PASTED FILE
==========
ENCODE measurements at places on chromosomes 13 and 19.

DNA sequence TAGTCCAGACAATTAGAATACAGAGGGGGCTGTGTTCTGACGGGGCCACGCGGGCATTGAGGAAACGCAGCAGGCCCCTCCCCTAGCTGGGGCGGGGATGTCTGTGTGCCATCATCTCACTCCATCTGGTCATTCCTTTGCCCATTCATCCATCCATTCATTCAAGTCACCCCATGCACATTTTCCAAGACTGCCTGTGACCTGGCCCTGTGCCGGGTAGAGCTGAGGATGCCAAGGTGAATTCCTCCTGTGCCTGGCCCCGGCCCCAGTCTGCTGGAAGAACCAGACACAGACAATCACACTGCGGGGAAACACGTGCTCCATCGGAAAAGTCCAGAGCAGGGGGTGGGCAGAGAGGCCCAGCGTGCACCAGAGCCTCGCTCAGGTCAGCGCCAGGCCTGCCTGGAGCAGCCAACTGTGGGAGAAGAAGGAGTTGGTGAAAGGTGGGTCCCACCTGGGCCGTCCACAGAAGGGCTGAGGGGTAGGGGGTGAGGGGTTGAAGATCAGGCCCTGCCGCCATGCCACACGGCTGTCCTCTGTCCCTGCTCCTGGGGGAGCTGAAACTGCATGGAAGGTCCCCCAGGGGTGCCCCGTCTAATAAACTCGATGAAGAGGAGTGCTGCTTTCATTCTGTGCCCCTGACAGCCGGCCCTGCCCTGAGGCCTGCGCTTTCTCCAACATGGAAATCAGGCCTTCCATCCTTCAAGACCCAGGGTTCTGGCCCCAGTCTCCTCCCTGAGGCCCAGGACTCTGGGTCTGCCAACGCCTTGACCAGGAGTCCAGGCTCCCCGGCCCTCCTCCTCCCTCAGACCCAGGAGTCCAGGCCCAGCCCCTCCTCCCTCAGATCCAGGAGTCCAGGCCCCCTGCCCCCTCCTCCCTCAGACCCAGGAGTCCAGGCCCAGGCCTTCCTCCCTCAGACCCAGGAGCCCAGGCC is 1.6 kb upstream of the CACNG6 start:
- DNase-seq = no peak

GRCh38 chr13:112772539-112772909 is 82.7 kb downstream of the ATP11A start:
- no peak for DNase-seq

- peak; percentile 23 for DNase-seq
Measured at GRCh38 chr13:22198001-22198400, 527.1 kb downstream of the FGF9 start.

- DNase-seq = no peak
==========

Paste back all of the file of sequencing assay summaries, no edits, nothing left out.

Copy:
ENCODE measurements at places on chromosomes 13 and 19.

DNA sequence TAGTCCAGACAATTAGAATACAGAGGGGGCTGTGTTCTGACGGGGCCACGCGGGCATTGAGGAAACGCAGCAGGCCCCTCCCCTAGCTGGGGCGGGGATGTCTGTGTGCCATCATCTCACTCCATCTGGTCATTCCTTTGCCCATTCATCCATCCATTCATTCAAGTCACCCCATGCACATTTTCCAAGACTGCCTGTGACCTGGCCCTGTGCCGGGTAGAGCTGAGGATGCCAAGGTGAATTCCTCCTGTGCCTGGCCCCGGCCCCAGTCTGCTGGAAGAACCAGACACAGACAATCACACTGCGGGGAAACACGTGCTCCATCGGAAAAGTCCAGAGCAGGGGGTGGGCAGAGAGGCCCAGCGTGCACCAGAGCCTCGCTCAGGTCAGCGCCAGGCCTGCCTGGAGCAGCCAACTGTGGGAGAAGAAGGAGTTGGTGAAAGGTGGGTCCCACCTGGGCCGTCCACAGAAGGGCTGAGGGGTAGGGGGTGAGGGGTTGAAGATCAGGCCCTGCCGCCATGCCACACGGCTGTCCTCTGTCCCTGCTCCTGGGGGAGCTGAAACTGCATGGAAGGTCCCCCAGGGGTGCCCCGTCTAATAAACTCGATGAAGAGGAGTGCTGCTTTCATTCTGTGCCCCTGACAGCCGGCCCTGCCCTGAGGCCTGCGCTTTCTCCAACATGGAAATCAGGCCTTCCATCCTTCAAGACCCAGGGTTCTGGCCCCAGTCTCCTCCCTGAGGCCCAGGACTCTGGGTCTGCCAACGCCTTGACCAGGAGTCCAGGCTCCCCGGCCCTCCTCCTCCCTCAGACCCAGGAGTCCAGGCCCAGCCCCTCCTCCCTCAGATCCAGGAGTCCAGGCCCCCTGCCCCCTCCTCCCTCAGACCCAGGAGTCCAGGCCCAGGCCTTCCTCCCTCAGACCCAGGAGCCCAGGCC is 1.6 kb upstream of the CACNG6 start:
- DNase-seq = no peak

GRCh38 chr13:112772539-112772909 is 82.7 kb downstream of the ATP11A start:
- no peak for DNase-seq

- peak; percentile 23 for DNase-seq
Measured at GRCh38 chr13:22198001-22198400, 527.1 kb downstream of the FGF9 start.

- DNase-seq = no peak